The wooden bench was so popular that the ground in front had been worn away so much that when we sat on it our feet didn’t reach the ground. We could swing our feet beneath like little kids on big benches. The views, the coffee and the fruit were enjoyed in equal measure especially when we were entertained by a Buzzard, which rose from the valley floor a few hundred below riding a thermal that took him past us and way up until he was little more than a black dot.
The valley side here dropped steeply away from the edge of the forest where we sat. The ground around us was covered in rough tufts of grass through which tumbled Honeysuckle and Brambles dotted with Bluebells and Stitchwort. Small trees, Spruce, Birch and Whitebeam, none reaching over a couple of metres tall gave a few perches for finches.
As we took the path back into the forest we noticed butterflies sunning themselves on tufts of dried vegetation, Tortoiseshells and Painted Ladies. Before we reached the dappled shade on the edge of the trees there were more clumps of wildflowers now including Oxalis, with its shamrock like leaves.
Towards the end of our walk we took a turn into an old trackway where the rays of the sun peered through coppiced trees along the sunken track. Here we were sheltered from the cooling wind and the bird life changed. Blackcaps, Whitethroats and warblers entertained with their song. Courting pairs of Speckled Wood butterflies ignored us and carried on their erratic chasing flight. The Small Tortoiseshells were much more subdued perhaps waiting for the sun to warm them up a little.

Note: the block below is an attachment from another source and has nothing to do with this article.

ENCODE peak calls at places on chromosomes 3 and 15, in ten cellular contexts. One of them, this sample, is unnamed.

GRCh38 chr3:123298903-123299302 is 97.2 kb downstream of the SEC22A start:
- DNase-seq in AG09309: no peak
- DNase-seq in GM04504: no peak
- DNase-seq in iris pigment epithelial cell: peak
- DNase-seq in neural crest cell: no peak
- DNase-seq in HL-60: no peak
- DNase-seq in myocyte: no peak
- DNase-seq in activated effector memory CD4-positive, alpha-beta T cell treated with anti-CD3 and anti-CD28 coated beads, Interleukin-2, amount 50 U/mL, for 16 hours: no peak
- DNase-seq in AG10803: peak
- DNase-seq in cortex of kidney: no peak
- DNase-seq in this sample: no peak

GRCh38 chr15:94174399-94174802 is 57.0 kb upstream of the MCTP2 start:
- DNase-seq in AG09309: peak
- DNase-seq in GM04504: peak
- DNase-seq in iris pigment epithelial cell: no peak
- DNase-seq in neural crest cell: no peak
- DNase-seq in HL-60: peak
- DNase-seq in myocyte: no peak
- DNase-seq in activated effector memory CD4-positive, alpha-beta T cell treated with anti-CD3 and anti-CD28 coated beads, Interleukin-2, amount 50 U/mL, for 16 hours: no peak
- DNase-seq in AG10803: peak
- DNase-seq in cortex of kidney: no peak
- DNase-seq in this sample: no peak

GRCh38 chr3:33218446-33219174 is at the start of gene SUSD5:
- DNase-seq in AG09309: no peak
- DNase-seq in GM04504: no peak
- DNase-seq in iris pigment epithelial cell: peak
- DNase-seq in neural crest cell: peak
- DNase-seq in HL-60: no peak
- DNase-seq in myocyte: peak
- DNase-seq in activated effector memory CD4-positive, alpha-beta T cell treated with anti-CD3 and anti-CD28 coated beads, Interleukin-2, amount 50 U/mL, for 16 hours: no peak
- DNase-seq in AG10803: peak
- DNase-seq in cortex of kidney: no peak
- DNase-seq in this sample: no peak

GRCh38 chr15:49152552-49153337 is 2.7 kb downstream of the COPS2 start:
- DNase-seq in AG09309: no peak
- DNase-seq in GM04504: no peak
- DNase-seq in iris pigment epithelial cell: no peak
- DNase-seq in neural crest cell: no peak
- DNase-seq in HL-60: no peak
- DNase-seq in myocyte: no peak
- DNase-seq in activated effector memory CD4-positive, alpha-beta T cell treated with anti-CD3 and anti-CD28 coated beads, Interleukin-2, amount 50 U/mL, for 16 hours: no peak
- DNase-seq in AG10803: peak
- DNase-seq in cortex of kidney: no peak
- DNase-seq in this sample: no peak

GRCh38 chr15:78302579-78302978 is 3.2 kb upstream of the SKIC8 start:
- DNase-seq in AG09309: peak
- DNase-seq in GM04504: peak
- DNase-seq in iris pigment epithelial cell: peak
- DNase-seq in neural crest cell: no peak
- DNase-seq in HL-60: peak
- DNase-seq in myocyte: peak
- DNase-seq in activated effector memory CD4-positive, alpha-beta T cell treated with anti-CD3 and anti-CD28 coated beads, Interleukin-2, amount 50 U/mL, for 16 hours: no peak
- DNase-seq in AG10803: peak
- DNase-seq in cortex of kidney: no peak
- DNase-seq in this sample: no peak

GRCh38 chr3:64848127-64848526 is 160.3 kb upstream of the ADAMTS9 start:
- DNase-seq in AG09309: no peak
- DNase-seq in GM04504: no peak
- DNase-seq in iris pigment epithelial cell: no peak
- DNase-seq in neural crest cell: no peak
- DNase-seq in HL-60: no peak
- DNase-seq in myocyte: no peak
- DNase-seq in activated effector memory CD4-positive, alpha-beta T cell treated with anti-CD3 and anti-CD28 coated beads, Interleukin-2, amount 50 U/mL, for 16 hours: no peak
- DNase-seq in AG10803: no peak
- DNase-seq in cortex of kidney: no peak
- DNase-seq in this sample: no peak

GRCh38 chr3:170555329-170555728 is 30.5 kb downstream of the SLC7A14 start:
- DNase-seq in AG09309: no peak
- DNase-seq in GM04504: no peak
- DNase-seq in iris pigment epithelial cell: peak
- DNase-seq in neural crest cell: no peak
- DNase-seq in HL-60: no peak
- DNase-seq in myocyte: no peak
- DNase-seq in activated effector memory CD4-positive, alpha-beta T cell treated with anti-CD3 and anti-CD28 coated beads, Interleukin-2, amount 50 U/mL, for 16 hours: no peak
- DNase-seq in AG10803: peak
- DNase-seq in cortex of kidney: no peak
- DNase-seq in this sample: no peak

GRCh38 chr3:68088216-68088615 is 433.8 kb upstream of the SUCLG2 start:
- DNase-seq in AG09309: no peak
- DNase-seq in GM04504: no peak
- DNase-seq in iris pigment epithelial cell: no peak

While walking along the stone-paved bottom of the trackway we discussed a Stinging Nettle with unusual foliage, much darker than the norm and with hints of purple particularly deep along the edges and at the tips. The stalks were a pure, deep purple.
We were later to discover that this trackway was an ancient sunken cart track with the wonderfully apt name, Holloways.
Two miles of slow ramblings along footpaths often muddy and soft underfoot and so much to see and listen to. the true highlight of the day was a short few moments when two Long Haired Fallow Deer crossed the path in front of us. We watched silently as these rare creatures trod carefully through the trees not making a sound. These deer are unique to this forest. I couldn’t get a photo of them but I did get a photo of this little friendly fellow.
It wasn’t easy though because he was elusive but he was just too friendly crawling over my hand and even the camera before he finally decided to move to this bramble and pose for his shot.
As we neared the end of our walk after enjoying the presence of such wonderful trees, wild flowers, birds, insects and the occasional mammal, I was subjected to the sight of two of trees that were far from favourites. I really do not appreciate trees that are rigid and never-changing such as these tow we met at Whitcliffe.
Returning to the car park a picnic bench under a tall maple and sitting in the spotlight of the beams of the sun was most tempting.
It was definitely too tempting for Jude and I as we still had a little coffee to enjoy and some apples and pears to accompany it.